Reviewed by Jay Scott Kanes
How much medical and personal misfortune can a family endure? Perhaps more than anyone imagines. Great strength and positive results may emerge from even the most tragic circumstances, as Jonathan Chamberlain shows in an emotionally draining true story, Wordjazz For Stevie, How a Profoundly Handicapped Girl Gave Her Father the Gifts of Pain and Love (2010, Blacksmith Books, 188 pages, HK$108).
Addressing the spirit of a dead child, the author bares the rawest emotions in this love story like few others. He also struggles to accept an unfair burden of life's difficulties.
What kept him going? “It was the love and the pain. Both together... floating in a sea of pain and love, a pain that screams obscenities and a love that sings like birdsong.”
In 1986, Chamberlain, from Britain, and his Chinese wife Bernadette, then residents of Cheung Chau, an outlying island in Hong Kong, had their first child, a never-“normal” daughter named Stevie. The girl lived just eight years.
Doctors promptly diagnosed Stevie as having Down's syndrome. Already, that's wrenching for new parents.
“ ‘Is it something we have done?’ Bern asked.
‘No. Don’t blame yourself. It was nothing you did.’
‘How did this happen?’
‘It's not your fault. No one is to blame. It is something that happens at random. One in seven to eight hundred babies. Don't blame yourself.’
Mind blank. Stomach empty and sticky with shock. Stunned, vacant, annihilated. I wanted to comfort Bern who had gone through the pain of birth for this... this further pain.”
Soon more doctors detected that Stevie had a heart defect, requiring surgery, but that went wrong, leaving her brain-damaged, blind, epileptic and unable to sit, stand or walk. “Who knows? Fate had it in for you. Who can you blame?”
The author pondered an extreme reaction. “A pillow over the face?... Was that the right solution? I contemplated it, Stevie. I did. And I decided I could do it. But I would do it only on one condition. I would do it only if you could not live a life that was bearable to you.”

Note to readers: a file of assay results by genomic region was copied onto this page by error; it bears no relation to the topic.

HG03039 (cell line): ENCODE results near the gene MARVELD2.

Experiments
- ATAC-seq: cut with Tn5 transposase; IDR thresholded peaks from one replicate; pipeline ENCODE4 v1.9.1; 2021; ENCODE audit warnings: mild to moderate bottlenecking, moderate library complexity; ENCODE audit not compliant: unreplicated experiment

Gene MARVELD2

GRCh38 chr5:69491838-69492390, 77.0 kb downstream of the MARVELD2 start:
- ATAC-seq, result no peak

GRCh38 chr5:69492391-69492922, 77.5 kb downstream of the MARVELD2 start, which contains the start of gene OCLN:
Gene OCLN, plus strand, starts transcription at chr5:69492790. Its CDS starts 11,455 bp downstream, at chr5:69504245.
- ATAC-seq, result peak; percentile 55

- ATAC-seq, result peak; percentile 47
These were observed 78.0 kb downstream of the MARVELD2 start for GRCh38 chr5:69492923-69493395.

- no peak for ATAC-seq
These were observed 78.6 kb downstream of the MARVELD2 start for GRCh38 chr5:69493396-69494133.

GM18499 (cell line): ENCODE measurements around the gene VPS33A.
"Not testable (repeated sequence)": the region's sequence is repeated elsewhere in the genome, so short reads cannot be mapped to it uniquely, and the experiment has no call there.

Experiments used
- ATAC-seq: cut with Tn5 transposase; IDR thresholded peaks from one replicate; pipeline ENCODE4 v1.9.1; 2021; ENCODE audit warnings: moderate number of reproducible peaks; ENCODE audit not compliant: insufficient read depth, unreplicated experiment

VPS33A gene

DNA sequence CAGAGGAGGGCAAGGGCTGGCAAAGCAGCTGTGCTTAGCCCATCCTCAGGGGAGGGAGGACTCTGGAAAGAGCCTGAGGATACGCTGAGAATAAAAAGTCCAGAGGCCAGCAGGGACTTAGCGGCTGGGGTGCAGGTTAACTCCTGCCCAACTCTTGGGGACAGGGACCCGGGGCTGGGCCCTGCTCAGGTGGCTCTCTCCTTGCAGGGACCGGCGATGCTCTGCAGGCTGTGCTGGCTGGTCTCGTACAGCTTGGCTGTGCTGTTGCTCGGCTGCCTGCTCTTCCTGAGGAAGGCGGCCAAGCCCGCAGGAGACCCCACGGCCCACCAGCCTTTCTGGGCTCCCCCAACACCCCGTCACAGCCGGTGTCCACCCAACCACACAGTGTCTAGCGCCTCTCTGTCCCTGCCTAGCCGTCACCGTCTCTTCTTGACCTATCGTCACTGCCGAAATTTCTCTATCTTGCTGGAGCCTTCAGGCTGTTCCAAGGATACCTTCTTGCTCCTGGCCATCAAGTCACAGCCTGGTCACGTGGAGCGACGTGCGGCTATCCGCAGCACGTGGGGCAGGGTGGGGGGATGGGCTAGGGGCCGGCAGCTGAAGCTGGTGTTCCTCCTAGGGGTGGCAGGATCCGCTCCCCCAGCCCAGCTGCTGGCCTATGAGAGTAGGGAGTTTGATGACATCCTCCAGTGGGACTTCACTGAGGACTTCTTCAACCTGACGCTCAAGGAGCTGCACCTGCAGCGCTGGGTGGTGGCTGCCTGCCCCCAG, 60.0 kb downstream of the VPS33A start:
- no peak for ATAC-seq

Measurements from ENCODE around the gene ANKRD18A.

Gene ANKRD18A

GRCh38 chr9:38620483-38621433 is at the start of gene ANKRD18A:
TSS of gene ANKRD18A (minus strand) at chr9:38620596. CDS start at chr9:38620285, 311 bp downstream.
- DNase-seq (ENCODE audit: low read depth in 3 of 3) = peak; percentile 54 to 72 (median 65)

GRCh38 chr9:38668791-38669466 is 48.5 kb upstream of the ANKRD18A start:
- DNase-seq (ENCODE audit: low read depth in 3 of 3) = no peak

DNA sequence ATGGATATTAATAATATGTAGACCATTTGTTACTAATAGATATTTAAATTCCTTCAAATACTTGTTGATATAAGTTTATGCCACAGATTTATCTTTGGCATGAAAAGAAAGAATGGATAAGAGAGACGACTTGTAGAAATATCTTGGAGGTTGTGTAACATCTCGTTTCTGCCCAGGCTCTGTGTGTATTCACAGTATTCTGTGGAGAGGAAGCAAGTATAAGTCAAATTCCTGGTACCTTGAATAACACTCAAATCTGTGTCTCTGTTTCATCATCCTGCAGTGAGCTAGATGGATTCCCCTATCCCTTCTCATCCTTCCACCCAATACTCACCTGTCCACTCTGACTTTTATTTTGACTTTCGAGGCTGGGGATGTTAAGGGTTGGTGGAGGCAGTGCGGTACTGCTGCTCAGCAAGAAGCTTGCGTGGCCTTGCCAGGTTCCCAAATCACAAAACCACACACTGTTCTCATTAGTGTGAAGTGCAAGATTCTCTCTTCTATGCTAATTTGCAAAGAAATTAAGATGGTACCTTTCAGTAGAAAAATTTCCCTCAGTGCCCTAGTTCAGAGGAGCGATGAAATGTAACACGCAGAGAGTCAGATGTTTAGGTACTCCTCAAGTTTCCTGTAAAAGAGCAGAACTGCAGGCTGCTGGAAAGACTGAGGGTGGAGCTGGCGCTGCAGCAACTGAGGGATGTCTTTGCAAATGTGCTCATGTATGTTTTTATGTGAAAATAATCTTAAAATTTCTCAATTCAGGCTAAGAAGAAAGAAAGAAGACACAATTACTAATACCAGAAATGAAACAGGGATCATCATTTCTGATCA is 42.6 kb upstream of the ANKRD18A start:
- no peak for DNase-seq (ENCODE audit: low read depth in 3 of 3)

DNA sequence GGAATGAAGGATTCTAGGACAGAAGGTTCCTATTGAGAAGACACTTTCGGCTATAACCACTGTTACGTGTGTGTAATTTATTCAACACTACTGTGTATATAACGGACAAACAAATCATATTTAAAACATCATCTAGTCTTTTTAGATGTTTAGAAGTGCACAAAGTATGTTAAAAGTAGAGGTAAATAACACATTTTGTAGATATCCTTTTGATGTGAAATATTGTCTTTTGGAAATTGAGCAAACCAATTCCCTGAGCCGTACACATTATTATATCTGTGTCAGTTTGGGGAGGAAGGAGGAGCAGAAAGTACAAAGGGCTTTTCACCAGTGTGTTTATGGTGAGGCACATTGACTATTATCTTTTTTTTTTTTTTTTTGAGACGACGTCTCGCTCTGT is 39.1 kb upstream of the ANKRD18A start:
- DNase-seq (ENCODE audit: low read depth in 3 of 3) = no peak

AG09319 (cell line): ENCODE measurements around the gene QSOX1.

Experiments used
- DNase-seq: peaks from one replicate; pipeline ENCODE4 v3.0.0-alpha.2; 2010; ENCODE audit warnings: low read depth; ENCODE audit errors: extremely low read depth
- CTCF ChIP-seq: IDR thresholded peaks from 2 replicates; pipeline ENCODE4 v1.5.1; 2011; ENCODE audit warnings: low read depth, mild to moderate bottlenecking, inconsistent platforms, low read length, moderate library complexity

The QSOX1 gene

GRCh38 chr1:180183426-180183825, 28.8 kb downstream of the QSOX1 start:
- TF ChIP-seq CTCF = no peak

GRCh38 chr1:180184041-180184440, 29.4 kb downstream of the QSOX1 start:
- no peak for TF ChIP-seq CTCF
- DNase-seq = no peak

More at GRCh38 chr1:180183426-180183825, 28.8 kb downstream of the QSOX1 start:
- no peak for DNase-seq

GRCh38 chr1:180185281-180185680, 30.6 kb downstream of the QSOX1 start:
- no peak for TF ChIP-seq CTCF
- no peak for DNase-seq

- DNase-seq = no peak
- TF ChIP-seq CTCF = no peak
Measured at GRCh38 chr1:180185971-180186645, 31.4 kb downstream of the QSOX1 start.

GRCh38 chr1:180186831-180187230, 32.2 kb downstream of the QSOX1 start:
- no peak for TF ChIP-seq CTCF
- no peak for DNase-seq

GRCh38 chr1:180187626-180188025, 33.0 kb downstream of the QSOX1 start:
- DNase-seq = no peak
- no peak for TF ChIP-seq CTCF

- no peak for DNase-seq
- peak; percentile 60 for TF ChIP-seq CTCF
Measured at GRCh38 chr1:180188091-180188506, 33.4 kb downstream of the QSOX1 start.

This tragic family memoir tells of Stevie's life, the author's affections for her and how, despite the girl's limitations and troubles, her short existence proved worthwhile. “She was always happy – except when she was annoyed that she didn't have her great pleasure in life – music. She loved her music.”
Stevie inspired her dad to form two charities, the Hong Kong Down Syndrome Association and the Mental Handicap Network China Ltd, both to help handicapped children and their parents, often with advice and moral support. “...the personal pain that is kept inside, dark and secret, hurts for longer. The pain that opens the heart to other people's pain, and leads to helping other people, is pain that heals itself and enriches awareness.”
“Wordjazz” is a term that Chamberlain invented. “I wanted a word to convey the sense of celebration – this book is a celebration of Stevie's life,” he said. “It's a story from the heart. I doubt if I'll ever write anything better.”
Small victories against huge odds can bring great joy. That's what Stevie delivered to people near her each time she smiled.
Sadly, fate insisted on kicking the Chamberlain family at the most inopportune times. As Stevie neared death, Bernadette struggled in a battle against cancer. Soon the author and his son Patrick, Stevie's younger brother, had to carry on by themselves.
Endless hospital visits and medical assessments, not always accurate, have given Chamberlain a dim view of doctors and their expertise. “The doctor informed us of these risks with a cassette player recording his words for legal posterity. When I asked about the risks, he dismissed them as being ‘only statistical’. What did that mean?” Although justified, the author's skepticism may leave readers feeling distinctly uneasy.
Raised in Ireland and Hong Kong, Chamberlain graduated from Sussex University before returning to Hong Kong and working as a teacher and writer. Now he's a prolific full-time author living in Brighton, England.
Blacksmith Books has published Chamberlain twice before: KIng Hui: The Man Who Owned All the Opium in Hong Kong (2007) and Chinese Gods (2009). His other work includes Cancer: The Complete Recovery Guide (available at www.fightingcancer.com).
In Wordjazz For Stevie, Chamberlain writes with such brutal honesty that readers can't avoid a sense of intruding on some intensely private family matters.
Yet there's also a mighty gratitude that he shares so much. The lessons he learned, the conclusions he reached, may help others to face their own big challenges.
To the best of my knowledge, I've never met this author, but reading Wordjazz For Stevie conjures an illusion that I've known him for decades. Surely, only a close pal would express so much from deep inside his heart.
At times, some readers may need to set aside the book, so powerful are its emotions. But no one should regret reading it – not for a moment.
Approval rating: 83 per cent.
For more information: www.blacksmithbooks.com
(May 15, 2010)
Jonathan Chamberlain: 'floating
in a sea of pain and love'.